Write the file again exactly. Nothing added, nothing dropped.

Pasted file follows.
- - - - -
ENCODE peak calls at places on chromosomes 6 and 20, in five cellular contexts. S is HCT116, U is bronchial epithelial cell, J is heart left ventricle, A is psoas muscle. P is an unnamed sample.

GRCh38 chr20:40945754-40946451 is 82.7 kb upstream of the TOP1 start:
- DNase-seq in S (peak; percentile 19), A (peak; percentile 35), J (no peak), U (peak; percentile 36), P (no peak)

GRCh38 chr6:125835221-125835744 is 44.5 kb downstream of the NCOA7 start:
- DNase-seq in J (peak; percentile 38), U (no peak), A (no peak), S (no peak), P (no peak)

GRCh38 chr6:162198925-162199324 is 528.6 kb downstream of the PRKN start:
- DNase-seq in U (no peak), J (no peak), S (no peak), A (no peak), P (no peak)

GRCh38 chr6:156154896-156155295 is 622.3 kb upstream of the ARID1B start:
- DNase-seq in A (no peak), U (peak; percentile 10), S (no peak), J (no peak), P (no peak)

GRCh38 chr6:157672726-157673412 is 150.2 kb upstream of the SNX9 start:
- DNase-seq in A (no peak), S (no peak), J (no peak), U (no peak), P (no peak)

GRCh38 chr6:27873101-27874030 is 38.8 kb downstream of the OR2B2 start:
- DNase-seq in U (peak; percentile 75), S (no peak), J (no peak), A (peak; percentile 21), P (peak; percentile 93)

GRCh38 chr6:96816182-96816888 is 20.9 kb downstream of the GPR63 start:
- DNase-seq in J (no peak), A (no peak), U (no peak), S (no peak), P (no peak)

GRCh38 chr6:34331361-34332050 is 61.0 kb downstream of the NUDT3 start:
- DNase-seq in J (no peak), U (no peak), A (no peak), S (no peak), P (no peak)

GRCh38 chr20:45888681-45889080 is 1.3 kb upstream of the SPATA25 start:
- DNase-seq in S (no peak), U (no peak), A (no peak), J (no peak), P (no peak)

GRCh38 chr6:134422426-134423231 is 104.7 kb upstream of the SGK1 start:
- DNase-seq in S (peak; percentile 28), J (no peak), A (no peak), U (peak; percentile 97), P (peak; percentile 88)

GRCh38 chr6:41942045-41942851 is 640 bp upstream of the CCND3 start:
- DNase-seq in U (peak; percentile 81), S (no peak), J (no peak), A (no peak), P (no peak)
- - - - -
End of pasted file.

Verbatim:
ENCODE peak calls at places on chromosomes 6 and 20, in five cellular contexts. S is HCT116, U is bronchial epithelial cell, J is heart left ventricle, A is psoas muscle. P is an unnamed sample.

GRCh38 chr20:40945754-40946451 is 82.7 kb upstream of the TOP1 start:
- DNase-seq in S (peak; percentile 19), A (peak; percentile 35), J (no peak), U (peak; percentile 36), P (no peak)

GRCh38 chr6:125835221-125835744 is 44.5 kb downstream of the NCOA7 start:
- DNase-seq in J (peak; percentile 38), U (no peak), A (no peak), S (no peak), P (no peak)

GRCh38 chr6:162198925-162199324 is 528.6 kb downstream of the PRKN start:
- DNase-seq in U (no peak), J (no peak), S (no peak), A (no peak), P (no peak)

GRCh38 chr6:156154896-156155295 is 622.3 kb upstream of the ARID1B start:
- DNase-seq in A (no peak), U (peak; percentile 10), S (no peak), J (no peak), P (no peak)

GRCh38 chr6:157672726-157673412 is 150.2 kb upstream of the SNX9 start:
- DNase-seq in A (no peak), S (no peak), J (no peak), U (no peak), P (no peak)

GRCh38 chr6:27873101-27874030 is 38.8 kb downstream of the OR2B2 start:
- DNase-seq in U (peak; percentile 75), S (no peak), J (no peak), A (peak; percentile 21), P (peak; percentile 93)

GRCh38 chr6:96816182-96816888 is 20.9 kb downstream of the GPR63 start:
- DNase-seq in J (no peak), A (no peak), U (no peak), S (no peak), P (no peak)

GRCh38 chr6:34331361-34332050 is 61.0 kb downstream of the NUDT3 start:
- DNase-seq in J (no peak), U (no peak), A (no peak), S (no peak), P (no peak)

GRCh38 chr20:45888681-45889080 is 1.3 kb upstream of the SPATA25 start:
- DNase-seq in S (no peak), U (no peak), A (no peak), J (no peak), P (no peak)

GRCh38 chr6:134422426-134423231 is 104.7 kb upstream of the SGK1 start:
- DNase-seq in S (peak; percentile 28), J (no peak), A (no peak), U (peak; percentile 97), P (peak; percentile 88)

GRCh38 chr6:41942045-41942851 is 640 bp upstream of the CCND3 start:
- DNase-seq in U (peak; percentile 81), S (no peak), J (no peak), A (no peak), P (no peak)